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Tuesday, March 31, 2015

Remodeling Around an Ugly Granite Countertop


Would you choose this granite for your countertop?

Our home's previous owner (PO) did. I think it's a Juparana Florence or Juparana Bordeaux or Juparana Crema. It's hard to tell for certain. The color looks different, depending on the light.

Dark area over the dishwasher


Distinctly coral-colored in the light near the window 
Lots of brown near the sink
While I'm not in love with this granite, I can cut our PO some slack. Having had the nail-biting pleasure of choosing a slate slab for my previous home's kitchen and a marble slab for this home's recent bathroom reno, I can understand how a homeowner with the best intentions can still end up with a stone that doesn't end up looking as nice as they'd imagined it would.

When you go to "choose your slab" from the fabricator's yard, it comes out at you in big raw blocks like this.

You're generally standing outdoors in blinding natural light with a door sample of your cabinetry to hold up next to it as a test — and that's if you're lucky. Meanwhile, your contractor is texting you that your timeline will be blown if you don't make a decision today.

So, I'm not baffled when so many people end up with stone they don't like (just Google "Ugly Granite" to read some harrowing tales). The question is, for those of us who inherit granite that we don't love, what if anything can we do about it?

Countertops are a costly rip out and redo. Replacing stone with stone is going to run you $5k and up.

Can you "tame" your ugly granite? Is it even worthwhile to try? Ask yourself these questions:

1. Is the stone in good condition?

2. Is the footprint of your kitchen staying the same?

3. Are there colors in the granite that you DO like?

4. Are the cabinets paintable?

5. Can the backsplash be altered?

If the answer to these questions is yes, you may be able to dodge the "gut renovation" bullet and be on your way toward a not so costly refresh of a few thousand dollars.

Condition of the Stone

If your stone is in good shape — there's no pitting or cracking, chips or gouges and the seams, if any, are subtle and were properly joined — it's probably worth preserving.

The Footprint of Your Kitchen Isn't Changing

If you're not altering the layout of your kitchen, it's probably a good candidate for a remodel rather than a full scale renovation and that means preserving your granite.


There Are Colors in the Granite That You Like

All granite is multi-colored with 3 or 4 strains of color running through it. Our (I think) Juparana has a lot of cabernet, cream, chocolate, and coral in it. I'm not a fan of coral at all — and our backsplash was playing ours up — but I love both cabernet and cream. And that is important, because one of your granite colors is going to save the day.


The Cabinets Are Paintable or Re-stainable

Sometimes the problem is not the granite itself but the way its color is affected by surrounding colors, such as the color of your cabinets. Very often simply staining wood cabinets a darker color or painting them a lighter color can bring out other colors in your granite that you do like. And if the new colors are all complimentary, it will enhance the beauty in your stone in a new way.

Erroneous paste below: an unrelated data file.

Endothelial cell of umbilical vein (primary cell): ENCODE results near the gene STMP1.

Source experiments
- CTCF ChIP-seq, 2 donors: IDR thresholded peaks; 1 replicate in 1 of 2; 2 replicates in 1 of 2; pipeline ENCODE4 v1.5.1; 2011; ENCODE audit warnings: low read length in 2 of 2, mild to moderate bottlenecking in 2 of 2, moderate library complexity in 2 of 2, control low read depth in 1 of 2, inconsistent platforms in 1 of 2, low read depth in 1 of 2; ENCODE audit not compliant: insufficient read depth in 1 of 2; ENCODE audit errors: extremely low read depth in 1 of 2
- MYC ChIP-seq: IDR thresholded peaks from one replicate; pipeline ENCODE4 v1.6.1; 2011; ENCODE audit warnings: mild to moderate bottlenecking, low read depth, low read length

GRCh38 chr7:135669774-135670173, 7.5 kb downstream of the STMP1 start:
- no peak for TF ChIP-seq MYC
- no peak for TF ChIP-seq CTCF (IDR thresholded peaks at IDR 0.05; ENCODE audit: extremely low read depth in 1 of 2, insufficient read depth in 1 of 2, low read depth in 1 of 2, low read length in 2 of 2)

This was what happened in our case. The yellow birch-look cabinetry in our kitchen clashed with the coral undertones of our granite that the pinky travertine-look backsplash was bringing out. Any one of the other underlying colors in our granite — cream, cabernet, or chocolate — applied to our cabinetry would have worked, and looked 100% better instantly.



I considered cabernet. A rich, dark red-brown would have looked great with this granite. I once helped my parents reno a kitchen using a Rustoleum kit in Cabernet and it turned out great. I was sort of itching to use that kit again for this project. But my parents had stainless steel appliances that complemented the cabernet color. We have white appliances that would look jarring with cabernet cabinets and new appliances were definitely not in our budget. In addition, ours is a narrow galley kitchen with just one window bringing in light. Dark cabinets would make the space seem even more closed in, so we decided to paint our cabinets cream. See: Painting Kitchen Cabinets to Match Kraftmaid Canvas Color

White was the right decision in this case. You can see how the new color brought out the luster in the granite — before we even touched the pinky backsplash.


The Backsplash Can Be Altered

And what about that backsplash? Once you have your cabinetry color and granite colors working in harmony, updating your backsplash in a similar color is going to bring it all together. We chose a simple subway tile in almond.


If you're purchasing a new home and have inherited a granite countertop that you're not loving, ask yourself the five questions above. If the granite is in good shape and has some colors in it that you do like, the kitchen footprint is not changing, and the cabinets and backsplash are alterable, it's worth a shot to change the color of the cabinets and backsplash. A little bit of paint and tile will cost a lot less than new stone countertops — and it's also the greener way to go.





For a breakdown of the costs of our remodel see: Our White Kitchen Makeover for Under $3,000.